It’s been a while since ‘Three Thousand Versts’ attempted a movie review, but it isn’t every weekend I attend the 'World Premiere' of an Irish flick.
Belfast Film Festival’s ’Gala Screening’ of ’Five Day Shelter’ got off to an inauspicious start, when the star, John Lynch, introduced it with a cheery reference to Manchester United. With reluctance I decided to set my prejudice aside.
I needn’t have bothered. ‘Five Day Shelter’ is an epically dreary and boring film. Imagine a fifteen minute short by film students at the local tech, extended to feature length.
It starts wilfully slowly and remains stubbornly one-paced for eighty odd minutes. The characters may as well be cut out of card. There’s no trace of humanity or anything to empathise with here. Yes, it’s grim and urban, but to what end?
The film introduces a couple of themes which could be interesting, but they aren’t developed at all.
The main characters all have dogs and cats in their lives. They show some fondness for their animals and this, presumably, is supposed to allude to some spark of meaning in all the black futility.
Then a junkie character, Nick, who is rather well acted by Michael Fitzgerald, briefly threatens to break into 3D. There's a hint that he might have a modicum of wit or intelligence.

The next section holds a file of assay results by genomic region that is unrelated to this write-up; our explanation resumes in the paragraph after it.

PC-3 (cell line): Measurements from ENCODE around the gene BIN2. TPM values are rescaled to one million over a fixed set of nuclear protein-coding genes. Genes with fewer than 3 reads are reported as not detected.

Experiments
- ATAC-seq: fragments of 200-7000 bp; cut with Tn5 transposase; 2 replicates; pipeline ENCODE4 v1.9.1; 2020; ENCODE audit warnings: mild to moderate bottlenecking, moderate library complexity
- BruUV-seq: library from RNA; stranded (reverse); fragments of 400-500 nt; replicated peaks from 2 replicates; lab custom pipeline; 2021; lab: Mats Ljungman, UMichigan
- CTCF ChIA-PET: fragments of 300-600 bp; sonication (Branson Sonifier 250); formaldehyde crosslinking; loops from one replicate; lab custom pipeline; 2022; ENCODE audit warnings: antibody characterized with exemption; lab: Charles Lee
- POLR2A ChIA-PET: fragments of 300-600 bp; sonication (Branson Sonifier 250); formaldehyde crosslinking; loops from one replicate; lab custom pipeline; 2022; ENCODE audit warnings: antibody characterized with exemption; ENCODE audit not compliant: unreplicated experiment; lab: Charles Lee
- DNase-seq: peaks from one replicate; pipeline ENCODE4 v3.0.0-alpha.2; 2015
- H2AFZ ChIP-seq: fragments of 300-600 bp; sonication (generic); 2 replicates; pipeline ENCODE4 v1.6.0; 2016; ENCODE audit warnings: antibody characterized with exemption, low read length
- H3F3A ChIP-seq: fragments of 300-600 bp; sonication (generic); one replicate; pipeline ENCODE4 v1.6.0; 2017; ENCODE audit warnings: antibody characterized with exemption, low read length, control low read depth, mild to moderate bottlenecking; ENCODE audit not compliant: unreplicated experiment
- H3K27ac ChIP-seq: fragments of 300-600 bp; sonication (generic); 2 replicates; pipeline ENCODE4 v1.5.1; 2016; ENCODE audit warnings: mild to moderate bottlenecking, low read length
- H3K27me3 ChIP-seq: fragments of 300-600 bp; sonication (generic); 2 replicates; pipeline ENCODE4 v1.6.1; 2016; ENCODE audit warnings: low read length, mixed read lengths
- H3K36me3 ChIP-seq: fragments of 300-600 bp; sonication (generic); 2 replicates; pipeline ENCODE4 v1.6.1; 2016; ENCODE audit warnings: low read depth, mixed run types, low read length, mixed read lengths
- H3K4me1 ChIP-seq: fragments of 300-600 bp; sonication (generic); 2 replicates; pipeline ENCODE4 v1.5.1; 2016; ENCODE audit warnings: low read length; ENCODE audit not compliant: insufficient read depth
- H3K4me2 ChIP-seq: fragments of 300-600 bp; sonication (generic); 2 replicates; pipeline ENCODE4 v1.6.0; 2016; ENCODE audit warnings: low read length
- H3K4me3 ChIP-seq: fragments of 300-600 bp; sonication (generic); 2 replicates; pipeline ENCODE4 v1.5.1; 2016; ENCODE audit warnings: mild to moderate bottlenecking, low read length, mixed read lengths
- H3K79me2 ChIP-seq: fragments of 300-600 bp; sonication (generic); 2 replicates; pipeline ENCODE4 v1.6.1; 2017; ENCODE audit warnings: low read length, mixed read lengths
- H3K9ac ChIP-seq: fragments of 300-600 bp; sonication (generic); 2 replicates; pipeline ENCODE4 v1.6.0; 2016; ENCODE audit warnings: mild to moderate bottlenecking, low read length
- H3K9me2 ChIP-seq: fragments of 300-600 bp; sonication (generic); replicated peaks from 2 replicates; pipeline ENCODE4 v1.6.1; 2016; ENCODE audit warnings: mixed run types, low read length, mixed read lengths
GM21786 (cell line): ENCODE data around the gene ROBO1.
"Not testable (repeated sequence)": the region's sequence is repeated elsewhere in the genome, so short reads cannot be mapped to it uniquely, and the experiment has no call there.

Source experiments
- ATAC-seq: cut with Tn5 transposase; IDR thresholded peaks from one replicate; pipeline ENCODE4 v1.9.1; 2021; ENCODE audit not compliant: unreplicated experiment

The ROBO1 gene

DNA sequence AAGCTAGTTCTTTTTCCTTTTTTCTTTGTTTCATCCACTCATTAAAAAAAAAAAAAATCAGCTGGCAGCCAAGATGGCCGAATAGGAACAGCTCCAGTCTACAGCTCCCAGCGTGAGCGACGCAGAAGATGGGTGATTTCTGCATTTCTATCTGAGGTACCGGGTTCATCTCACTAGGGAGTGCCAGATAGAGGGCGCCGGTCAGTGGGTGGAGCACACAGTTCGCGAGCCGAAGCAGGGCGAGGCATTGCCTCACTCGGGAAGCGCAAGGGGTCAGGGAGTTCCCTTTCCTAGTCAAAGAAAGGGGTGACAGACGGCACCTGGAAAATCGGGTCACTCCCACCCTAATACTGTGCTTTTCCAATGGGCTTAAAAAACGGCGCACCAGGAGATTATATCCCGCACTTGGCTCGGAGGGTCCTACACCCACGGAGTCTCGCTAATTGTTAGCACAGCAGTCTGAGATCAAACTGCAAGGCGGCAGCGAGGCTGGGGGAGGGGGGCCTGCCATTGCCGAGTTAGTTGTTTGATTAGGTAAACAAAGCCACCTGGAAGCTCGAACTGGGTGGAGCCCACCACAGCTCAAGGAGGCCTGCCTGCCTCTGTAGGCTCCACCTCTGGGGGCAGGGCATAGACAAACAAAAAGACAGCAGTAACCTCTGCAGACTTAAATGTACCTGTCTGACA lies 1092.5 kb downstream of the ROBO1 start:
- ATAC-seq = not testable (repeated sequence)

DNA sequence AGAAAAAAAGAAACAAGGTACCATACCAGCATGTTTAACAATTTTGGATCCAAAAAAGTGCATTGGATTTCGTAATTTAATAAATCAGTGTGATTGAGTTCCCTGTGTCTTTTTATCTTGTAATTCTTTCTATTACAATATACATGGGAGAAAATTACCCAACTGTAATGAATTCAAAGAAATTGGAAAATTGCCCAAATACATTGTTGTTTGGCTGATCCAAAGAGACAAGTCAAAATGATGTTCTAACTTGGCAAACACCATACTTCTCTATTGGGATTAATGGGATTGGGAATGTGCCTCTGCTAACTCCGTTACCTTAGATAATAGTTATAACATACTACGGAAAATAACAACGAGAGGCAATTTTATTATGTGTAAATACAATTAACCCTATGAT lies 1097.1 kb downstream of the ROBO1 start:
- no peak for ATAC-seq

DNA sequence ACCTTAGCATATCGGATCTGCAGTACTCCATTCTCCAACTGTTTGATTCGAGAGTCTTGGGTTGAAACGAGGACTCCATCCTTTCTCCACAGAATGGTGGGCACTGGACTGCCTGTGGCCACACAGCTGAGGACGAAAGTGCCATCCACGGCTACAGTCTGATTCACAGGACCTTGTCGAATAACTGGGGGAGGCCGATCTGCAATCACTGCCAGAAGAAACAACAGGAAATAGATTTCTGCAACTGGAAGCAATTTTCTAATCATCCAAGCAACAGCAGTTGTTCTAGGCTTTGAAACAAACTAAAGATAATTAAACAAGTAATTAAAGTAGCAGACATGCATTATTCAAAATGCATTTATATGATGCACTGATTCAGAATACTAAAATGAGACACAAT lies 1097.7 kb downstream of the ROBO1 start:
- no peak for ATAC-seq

Once, for an instant, there was hope that the relationship between a charmless step father, played by Lynch, and his wife’s daughter, jess, might be explored. Again, a dead end.
Director Ger Leonard clearly didn’t want to sully the ‘poeticism’ we were told to expect from his film with characters, relationships or plot.
Nothing works here. The lives in the film are supposed to interweave, but while movies like Magnolia carry off that trick, all we have in ‘Five Day Shelter’ is a few random coincidences.
Then there’s the sloooow camerawork which is supposed to be poetic.
The synopsis in the festival programme, the cringe-making compere and the lead actor all claimed this quality for the film. I’ve got news for them! Panning really slowly does not, in and of itself, equate to poeticism!
What really cheesed me off about this movie, most of all, is that it epitomises everything that gives the arts a bad name.
The director was taken off post-production, and he claims that the film is not true to his original intentions. Unless his original intentions were to speed the pace up substantially and actually write some characters, I'm afraid it makes little difference to my verdict.
Books, plays or films like this are what happen when someone with precious little talent, but what he interprets as an ‘artistic temperament’, sets out to impress like-minded pseuds.